Beware of Advice (Even Mine)

There isn’t a person out there right now who isn’t dying to give you their opinion. Some will charge you for it. Most will just give it to you for free. 

Your inbox is teeming with bits of advice, expertise—from your boss, your business partner, that guy you met at a networking event (who opted you into his list WITHOUT asking, thank you very much).

It’s not that we shouldn’t ask for, and pay for, the advice we need, when we need it. 

But. 

There are times when seeking or accepting advice is a good idea, and times when it’s a cop out, or worse, keeps you from learning what you most need to.  

Last week I shared with you a great scene from The Agony and The Ecstasy. Well, there’s lots of great scenes and the book is very long. I’m reading it slowly, and so now, you are too.  

This scene is what inspired this idea. Here it is: 

Michelangelo finds a piece of his beloved Carrera marble, and it’s flawless. He doesn’t just bring it home. He spends the night with it, so he can see it in the first light. It’s flawless. 

“You are a noble block,” he says. 

He rushes it back to the garden like a new bride (yes, this sounds creepy, but this is the analogy the author uses!). 

Bertoldo, his teacher, comes over to Michelangelo and asks why he’s out here working alone, and not in the casino with the others. 

“Because I would like to work in quiet,” he says. 

Bertoldo contests this idea; he should be with the others are working, so that he can advise him. 

“Bertoldo, I feel the need to be solitary, to work beyond all eyes; even yours.” 

“You will make mistakes that way,” Bertoldo warns. 

“Isn’t that the best way to learn? To carry one’s mistakes to their logical conclusion?”

“A word of advice can save you time,” says Bertoldo. 

“I have time,” he responds. 

Seconds later, his friend Torrigiani, comes by. 

Now, Torrigiani is very popular and super hot. Michelangelo used to dote on him, couldn’t get enough Torrigiani, but now that he’s living large in the Medici palace and is more obsessed with marble. 

And Torrigiani has noticed. “Oh you’re too good for me, now?” Torrigiani says (I’m paraphrasing). “Mr. Hot Shit Medici Palace, can’t even work near me anymore? WTF?!”  And then: “I can help you! What, you afraid I’ll steal your secrets?” He’s really spiralling.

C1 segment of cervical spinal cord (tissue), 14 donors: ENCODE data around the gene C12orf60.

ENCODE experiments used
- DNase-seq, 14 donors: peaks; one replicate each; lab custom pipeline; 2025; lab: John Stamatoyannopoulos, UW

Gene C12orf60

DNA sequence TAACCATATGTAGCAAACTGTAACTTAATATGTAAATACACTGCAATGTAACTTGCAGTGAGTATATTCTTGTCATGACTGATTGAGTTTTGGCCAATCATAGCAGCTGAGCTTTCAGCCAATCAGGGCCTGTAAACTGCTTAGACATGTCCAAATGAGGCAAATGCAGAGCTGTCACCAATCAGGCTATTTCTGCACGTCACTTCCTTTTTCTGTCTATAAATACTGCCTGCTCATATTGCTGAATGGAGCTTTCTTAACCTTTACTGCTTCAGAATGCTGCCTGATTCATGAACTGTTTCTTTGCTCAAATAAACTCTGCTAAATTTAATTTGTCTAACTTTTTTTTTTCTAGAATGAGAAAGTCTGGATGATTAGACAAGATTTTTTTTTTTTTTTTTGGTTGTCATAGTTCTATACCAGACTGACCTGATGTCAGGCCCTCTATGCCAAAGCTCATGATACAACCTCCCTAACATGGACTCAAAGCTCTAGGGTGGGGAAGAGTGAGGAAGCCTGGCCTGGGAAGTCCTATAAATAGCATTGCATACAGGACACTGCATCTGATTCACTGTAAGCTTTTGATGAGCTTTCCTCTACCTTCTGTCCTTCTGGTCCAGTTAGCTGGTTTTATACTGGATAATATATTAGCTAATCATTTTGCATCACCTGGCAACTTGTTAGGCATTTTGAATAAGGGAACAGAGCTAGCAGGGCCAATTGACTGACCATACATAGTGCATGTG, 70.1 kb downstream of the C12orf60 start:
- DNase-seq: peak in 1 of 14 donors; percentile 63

“I want to make my mistakes by myself,” Michelangelo says. 

Michelangelo’s teacher and his good friend ostensibly have his best interests at heart. But. Realize what they are most triggered by: Not that he’ll make a mistake, but that he doesn’t need them. 

Working in solitude, on your own, and being open and willing to make mistakes is the only way to learn. 

Michelangelo had Bertoldo and a small cadre of the greatest Renaissance minds at his disposal. We have the internet. 

It’s very easy to rely on others’ advice, thinking that it will always save you time, is always smarter, and is always better than you taking the time to learn. 

What I love about Michelangelo is that he’s hungry for knowledge, yes—but he knows when to shut it down and focus. 

Every day of our lives starts as a flawless piece of Carrera marble. We really can carve it however we want. And we will mess things up. That’s a given. 

But the fact is, you don’t learn from doing something right. You learn from doing it wrong. 

You cannot and will not do your best work by committee. There is no substitute for solitary work. 

All the teachers and well-meaning friends in the world could not have made Michelangelo better at what he does. And not one of them can lay singular claim to his genius. Only he can. 

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